Taking a Cue From the Human

Linguistic and Visual Prompts for the Automatic Sequencing of Multimodal Narrative





audiovisual translation, computer vision, video description, audio description, machine learning, audiovisual content, accessibility, content description, content retrieval, MeMAD, automatic captioning


Human beings find the process of narrative sequencing in written texts and moving imagery a relatively simple task. Key to the success of this activity is establishing coherence by using critical cues to identify key characters, objects, actions and locations as they contribute to plot development. In the drive to make audiovisual media more widely accessible (through audio description), and media archives more searchable (through content description), computer vision experts strive to automate video captioning in order to supplement human description activities. Existing models for automating video descriptions employ deep convolutional neural networks for encoding visual material and feature extraction (Krizhevsky, Sutskever, & Hinton, 2012; Szegedy et al., 2015; He, Zhang, Ren, & Sun, 2016). Recurrent neural networks decode the visual encodings and supply a sentence that describes the moving images in a manner mimicking human performance. However, these descriptions are currently “blind” to narrative coherence.

Our study examines the human approach to narrative sequencing and coherence creation using the MeMAD [Methods for Managing Audiovisual Data: Combining Automatic Efficiency with Human Accuracy] film corpus involving five-hundred extracts chosen as stand-alone narrative arcs. We examine character recognition, object detection and temporal continuity as indicators of coherence, using linguistic analysis and qualitative assessments to inform the development of more narratively sophisticated computer models in the future.


Download data is not yet available.

Author Biographies

Kim Linda Starr, University of Surrey

Kim is a Research Fellow in the Centre for Translation Studies at the University of Surrey in the UK. She previously worked in the financial and broadcast television sectors, finding time along the way to pursue a degree in politics and law (Queen Mary, University of London), and Master’s degrees in journalism (Westminster) and audiovisual translation (Surrey). She was awarded a doctoral scholarship by the Arts and Humanities Research Council/TECHNE, completing her PhD in audio description for cognitive diversity in late 2017. Her doctoral research focused on remodelling AD as a bespoke accessibility service for young autistic audiences experiencing emotion recognition difficulties. She maintains an interest in multimodal and intersemiotic translation services for cognitive inclusivity. For the past two years, Kim has worked on the EU funded ‘Methods for Managing Audiovisual Data (MeMAD) project.  

Sabine Braun, University of Surrey

Sabine Braun is Professor of Translation Studies and Director of the Centre for Translation Studies at the University of Surrey (UK). Her research focuses on new modalities and socio-technological practices of interpreting and audiovisual translation. She has led several multi-national research projects on video-mediated distance interpreting and interpreting in virtual-reality environments (AVIDICUS 1-3, IVY, EVIVA), while contributing her expertise in technology-mediated interpreting to many other projects (e.g. QUALITAS, Understanding Justice, SHIFT In Orality) with the aim of investigating and informing the integration of communication technologies into professional interpreting practice as a means of improving access to public services. She is also currently a partner in a European H2020 project which combines computer vision technologies, machine learning approaches and human input to create semi-automatic descriptions of audiovisual content (MeMAD) as a way to improve media access; she is responsible for Workpackage 5 (Human processing in multimodal content description and translation).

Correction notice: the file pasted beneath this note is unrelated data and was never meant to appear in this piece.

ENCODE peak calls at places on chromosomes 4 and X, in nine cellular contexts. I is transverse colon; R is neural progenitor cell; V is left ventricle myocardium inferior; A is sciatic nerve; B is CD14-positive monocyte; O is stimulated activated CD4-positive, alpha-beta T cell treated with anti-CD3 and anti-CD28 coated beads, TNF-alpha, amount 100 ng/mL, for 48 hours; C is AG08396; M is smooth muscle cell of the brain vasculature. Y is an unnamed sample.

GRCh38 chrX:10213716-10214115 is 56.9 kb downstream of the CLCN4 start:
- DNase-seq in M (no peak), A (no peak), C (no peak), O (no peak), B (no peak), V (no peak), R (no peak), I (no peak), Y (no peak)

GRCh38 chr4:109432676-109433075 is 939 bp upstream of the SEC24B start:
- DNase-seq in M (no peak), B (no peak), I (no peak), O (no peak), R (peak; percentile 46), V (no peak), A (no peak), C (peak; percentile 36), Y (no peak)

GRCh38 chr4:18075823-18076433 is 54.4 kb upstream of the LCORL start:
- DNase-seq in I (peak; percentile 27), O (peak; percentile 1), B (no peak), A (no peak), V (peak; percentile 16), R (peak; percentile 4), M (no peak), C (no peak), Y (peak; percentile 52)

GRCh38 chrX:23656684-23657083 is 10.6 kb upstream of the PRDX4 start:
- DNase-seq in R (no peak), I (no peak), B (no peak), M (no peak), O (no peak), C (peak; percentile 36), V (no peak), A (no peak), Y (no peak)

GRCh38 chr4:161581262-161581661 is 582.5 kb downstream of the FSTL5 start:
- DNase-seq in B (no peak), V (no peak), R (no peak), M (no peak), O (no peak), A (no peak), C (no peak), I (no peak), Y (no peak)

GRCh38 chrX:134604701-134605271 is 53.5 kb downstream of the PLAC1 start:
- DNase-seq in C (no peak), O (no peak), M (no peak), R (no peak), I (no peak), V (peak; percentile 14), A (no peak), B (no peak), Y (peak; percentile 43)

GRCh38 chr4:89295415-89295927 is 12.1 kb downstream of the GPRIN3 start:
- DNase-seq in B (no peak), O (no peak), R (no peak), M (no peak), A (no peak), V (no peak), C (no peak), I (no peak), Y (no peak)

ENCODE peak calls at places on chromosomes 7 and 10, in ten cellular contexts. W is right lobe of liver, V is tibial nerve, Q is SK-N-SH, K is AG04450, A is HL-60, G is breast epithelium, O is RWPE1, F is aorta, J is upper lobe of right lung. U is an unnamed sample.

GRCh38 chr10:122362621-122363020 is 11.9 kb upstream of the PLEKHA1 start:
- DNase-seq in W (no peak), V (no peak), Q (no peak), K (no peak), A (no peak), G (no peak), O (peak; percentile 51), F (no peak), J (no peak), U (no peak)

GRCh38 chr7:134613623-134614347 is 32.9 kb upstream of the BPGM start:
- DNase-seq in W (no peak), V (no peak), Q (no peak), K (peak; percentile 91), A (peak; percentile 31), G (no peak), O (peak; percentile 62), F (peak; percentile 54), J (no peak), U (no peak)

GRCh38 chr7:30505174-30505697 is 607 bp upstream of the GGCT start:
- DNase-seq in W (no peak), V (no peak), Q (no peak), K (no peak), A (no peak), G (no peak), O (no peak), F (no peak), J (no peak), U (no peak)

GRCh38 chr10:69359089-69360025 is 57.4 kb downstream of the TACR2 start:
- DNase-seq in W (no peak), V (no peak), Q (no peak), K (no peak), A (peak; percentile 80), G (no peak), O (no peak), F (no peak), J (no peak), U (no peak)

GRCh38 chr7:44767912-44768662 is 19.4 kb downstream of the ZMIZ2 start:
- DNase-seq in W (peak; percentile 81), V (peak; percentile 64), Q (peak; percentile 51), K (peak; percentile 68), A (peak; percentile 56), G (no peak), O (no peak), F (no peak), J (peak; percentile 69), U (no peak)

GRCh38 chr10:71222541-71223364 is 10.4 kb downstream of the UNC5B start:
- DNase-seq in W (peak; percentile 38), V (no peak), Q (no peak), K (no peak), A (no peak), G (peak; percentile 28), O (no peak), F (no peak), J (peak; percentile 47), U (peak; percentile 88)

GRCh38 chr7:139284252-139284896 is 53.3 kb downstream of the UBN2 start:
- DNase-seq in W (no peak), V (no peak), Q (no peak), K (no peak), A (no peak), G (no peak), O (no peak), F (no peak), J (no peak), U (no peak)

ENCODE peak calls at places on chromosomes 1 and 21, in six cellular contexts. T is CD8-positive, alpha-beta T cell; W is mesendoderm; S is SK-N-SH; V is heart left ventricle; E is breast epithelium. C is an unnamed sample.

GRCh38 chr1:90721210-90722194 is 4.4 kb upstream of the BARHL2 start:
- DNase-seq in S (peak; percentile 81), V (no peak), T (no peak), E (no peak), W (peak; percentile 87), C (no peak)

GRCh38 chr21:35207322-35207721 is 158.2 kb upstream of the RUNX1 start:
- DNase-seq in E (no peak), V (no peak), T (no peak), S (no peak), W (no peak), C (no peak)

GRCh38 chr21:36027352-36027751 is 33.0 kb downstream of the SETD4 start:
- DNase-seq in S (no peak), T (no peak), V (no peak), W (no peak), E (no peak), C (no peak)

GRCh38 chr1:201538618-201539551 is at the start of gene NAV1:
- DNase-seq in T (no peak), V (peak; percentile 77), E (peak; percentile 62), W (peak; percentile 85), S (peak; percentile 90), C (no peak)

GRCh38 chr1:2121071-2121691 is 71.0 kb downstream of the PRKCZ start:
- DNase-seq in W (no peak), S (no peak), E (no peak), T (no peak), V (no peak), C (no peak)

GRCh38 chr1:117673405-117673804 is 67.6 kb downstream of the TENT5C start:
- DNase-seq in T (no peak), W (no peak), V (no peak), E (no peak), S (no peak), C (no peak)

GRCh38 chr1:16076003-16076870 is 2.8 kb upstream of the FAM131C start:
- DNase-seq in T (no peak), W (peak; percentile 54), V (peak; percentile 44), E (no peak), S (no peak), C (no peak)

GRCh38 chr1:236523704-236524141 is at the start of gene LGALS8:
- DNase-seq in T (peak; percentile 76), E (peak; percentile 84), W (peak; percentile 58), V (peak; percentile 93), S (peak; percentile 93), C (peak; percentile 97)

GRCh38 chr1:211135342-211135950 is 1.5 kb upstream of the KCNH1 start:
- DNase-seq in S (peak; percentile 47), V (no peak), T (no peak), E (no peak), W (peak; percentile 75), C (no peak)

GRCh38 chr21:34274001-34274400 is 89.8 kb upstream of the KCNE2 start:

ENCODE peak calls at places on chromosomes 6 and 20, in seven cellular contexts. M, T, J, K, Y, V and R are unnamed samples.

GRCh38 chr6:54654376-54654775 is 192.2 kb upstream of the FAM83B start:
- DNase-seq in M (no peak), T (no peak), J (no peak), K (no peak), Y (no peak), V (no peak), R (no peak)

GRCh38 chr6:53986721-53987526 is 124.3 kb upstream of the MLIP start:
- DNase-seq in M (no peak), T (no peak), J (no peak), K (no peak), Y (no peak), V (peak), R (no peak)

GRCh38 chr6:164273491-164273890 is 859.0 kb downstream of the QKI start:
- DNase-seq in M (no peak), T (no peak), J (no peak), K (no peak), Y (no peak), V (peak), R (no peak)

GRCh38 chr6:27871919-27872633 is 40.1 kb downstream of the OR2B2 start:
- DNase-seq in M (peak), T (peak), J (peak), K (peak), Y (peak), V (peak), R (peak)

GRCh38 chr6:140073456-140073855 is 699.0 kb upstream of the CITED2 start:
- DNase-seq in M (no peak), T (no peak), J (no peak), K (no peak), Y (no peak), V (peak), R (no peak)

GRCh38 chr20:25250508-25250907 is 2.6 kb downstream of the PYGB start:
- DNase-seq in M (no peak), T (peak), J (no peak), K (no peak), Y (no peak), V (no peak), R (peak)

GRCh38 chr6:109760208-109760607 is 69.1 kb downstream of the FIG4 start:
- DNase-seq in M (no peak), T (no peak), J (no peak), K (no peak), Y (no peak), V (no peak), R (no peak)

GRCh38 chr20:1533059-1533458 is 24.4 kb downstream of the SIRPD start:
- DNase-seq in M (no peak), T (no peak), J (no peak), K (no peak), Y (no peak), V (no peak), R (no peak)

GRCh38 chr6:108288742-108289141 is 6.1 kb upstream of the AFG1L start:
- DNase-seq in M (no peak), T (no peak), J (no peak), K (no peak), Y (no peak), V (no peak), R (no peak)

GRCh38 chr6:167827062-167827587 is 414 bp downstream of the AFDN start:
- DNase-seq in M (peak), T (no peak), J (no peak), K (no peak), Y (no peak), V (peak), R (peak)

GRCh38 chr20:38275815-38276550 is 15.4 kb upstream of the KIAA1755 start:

Jaleh Delfani, University of Surrey

Dr Jaleh Delfani is a post-doctoral research fellow at the Centre for Translation Studies (University of Surrey, UK), working on the EU-funded H2020 research Project ‘MeMAD - Methods for Managing Audiovisual Data: Combining Automatic Efficiency with Human Accuracy’, which involves researching human-generated vs. machine-generated descriptions of moving images. Previously she has gained research experience in relation to a related form of audiovisual translation, by investigating the transfer of extralinguistic cultural references in unofficial interlingual subtitling practices. 




How to Cite

Starr, K. L., Braun, S., & Delfani, J. (2020). Taking a Cue From the Human: Linguistic and Visual Prompts for the Automatic Sequencing of Multimodal Narrative. Journal of Audiovisual Translation, 3(2), 140–169. https://doi.org/10.47476/jat.v3i2.2020.138



Special Issue: November 2020